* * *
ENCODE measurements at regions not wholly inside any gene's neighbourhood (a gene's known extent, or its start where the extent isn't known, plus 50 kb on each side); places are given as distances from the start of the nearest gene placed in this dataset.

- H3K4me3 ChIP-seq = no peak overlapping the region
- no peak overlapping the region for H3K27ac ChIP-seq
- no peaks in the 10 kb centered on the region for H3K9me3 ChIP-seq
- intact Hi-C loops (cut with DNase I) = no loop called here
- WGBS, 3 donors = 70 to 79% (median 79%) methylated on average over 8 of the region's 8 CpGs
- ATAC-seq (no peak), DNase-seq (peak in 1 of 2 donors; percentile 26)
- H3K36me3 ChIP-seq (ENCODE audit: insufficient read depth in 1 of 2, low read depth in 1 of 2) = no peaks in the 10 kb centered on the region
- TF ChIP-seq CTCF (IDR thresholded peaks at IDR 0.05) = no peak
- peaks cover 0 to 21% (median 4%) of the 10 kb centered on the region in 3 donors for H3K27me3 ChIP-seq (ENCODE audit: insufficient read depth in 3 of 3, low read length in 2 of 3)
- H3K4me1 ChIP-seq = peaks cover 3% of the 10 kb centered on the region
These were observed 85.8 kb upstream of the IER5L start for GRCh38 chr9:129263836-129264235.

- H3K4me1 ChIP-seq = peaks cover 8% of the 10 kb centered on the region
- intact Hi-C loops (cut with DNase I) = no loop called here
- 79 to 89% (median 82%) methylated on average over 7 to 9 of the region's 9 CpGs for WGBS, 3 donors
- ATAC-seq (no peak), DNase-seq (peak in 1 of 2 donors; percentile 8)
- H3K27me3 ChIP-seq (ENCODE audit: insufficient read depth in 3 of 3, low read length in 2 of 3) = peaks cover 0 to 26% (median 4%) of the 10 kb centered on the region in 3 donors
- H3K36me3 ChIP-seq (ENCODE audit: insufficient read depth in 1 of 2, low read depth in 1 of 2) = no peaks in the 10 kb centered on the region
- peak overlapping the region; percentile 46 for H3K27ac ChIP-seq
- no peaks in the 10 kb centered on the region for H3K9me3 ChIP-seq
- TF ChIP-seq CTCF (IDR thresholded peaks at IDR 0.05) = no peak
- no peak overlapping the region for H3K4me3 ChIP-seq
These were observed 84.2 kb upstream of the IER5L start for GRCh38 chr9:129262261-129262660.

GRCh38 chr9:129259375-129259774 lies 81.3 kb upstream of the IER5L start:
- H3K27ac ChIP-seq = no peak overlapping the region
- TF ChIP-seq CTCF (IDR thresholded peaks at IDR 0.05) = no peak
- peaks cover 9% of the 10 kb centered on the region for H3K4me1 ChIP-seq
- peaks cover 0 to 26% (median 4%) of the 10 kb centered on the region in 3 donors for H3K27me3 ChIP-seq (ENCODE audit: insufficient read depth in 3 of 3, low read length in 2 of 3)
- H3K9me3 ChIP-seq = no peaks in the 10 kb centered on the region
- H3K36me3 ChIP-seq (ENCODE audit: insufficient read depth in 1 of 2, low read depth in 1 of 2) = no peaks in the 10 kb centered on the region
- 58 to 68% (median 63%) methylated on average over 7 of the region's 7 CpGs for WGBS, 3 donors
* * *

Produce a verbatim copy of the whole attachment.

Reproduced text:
ENCODE measurements at regions not wholly inside any gene's neighbourhood (a gene's known extent, or its start where the extent isn't known, plus 50 kb on each side); places are given as distances from the start of the nearest gene placed in this dataset.

- H3K4me3 ChIP-seq = no peak overlapping the region
- no peak overlapping the region for H3K27ac ChIP-seq
- no peaks in the 10 kb centered on the region for H3K9me3 ChIP-seq
- intact Hi-C loops (cut with DNase I) = no loop called here
- WGBS, 3 donors = 70 to 79% (median 79%) methylated on average over 8 of the region's 8 CpGs
- ATAC-seq (no peak), DNase-seq (peak in 1 of 2 donors; percentile 26)
- H3K36me3 ChIP-seq (ENCODE audit: insufficient read depth in 1 of 2, low read depth in 1 of 2) = no peaks in the 10 kb centered on the region
- TF ChIP-seq CTCF (IDR thresholded peaks at IDR 0.05) = no peak
- peaks cover 0 to 21% (median 4%) of the 10 kb centered on the region in 3 donors for H3K27me3 ChIP-seq (ENCODE audit: insufficient read depth in 3 of 3, low read length in 2 of 3)
- H3K4me1 ChIP-seq = peaks cover 3% of the 10 kb centered on the region
These were observed 85.8 kb upstream of the IER5L start for GRCh38 chr9:129263836-129264235.

- H3K4me1 ChIP-seq = peaks cover 8% of the 10 kb centered on the region
- intact Hi-C loops (cut with DNase I) = no loop called here
- 79 to 89% (median 82%) methylated on average over 7 to 9 of the region's 9 CpGs for WGBS, 3 donors
- ATAC-seq (no peak), DNase-seq (peak in 1 of 2 donors; percentile 8)
- H3K27me3 ChIP-seq (ENCODE audit: insufficient read depth in 3 of 3, low read length in 2 of 3) = peaks cover 0 to 26% (median 4%) of the 10 kb centered on the region in 3 donors
- H3K36me3 ChIP-seq (ENCODE audit: insufficient read depth in 1 of 2, low read depth in 1 of 2) = no peaks in the 10 kb centered on the region
- peak overlapping the region; percentile 46 for H3K27ac ChIP-seq
- no peaks in the 10 kb centered on the region for H3K9me3 ChIP-seq
- TF ChIP-seq CTCF (IDR thresholded peaks at IDR 0.05) = no peak
- no peak overlapping the region for H3K4me3 ChIP-seq
These were observed 84.2 kb upstream of the IER5L start for GRCh38 chr9:129262261-129262660.

GRCh38 chr9:129259375-129259774 lies 81.3 kb upstream of the IER5L start:
- H3K27ac ChIP-seq = no peak overlapping the region
- TF ChIP-seq CTCF (IDR thresholded peaks at IDR 0.05) = no peak
- peaks cover 9% of the 10 kb centered on the region for H3K4me1 ChIP-seq
- peaks cover 0 to 26% (median 4%) of the 10 kb centered on the region in 3 donors for H3K27me3 ChIP-seq (ENCODE audit: insufficient read depth in 3 of 3, low read length in 2 of 3)
- H3K9me3 ChIP-seq = no peaks in the 10 kb centered on the region
- H3K36me3 ChIP-seq (ENCODE audit: insufficient read depth in 1 of 2, low read depth in 1 of 2) = no peaks in the 10 kb centered on the region
- 58 to 68% (median 63%) methylated on average over 7 of the region's 7 CpGs for WGBS, 3 donors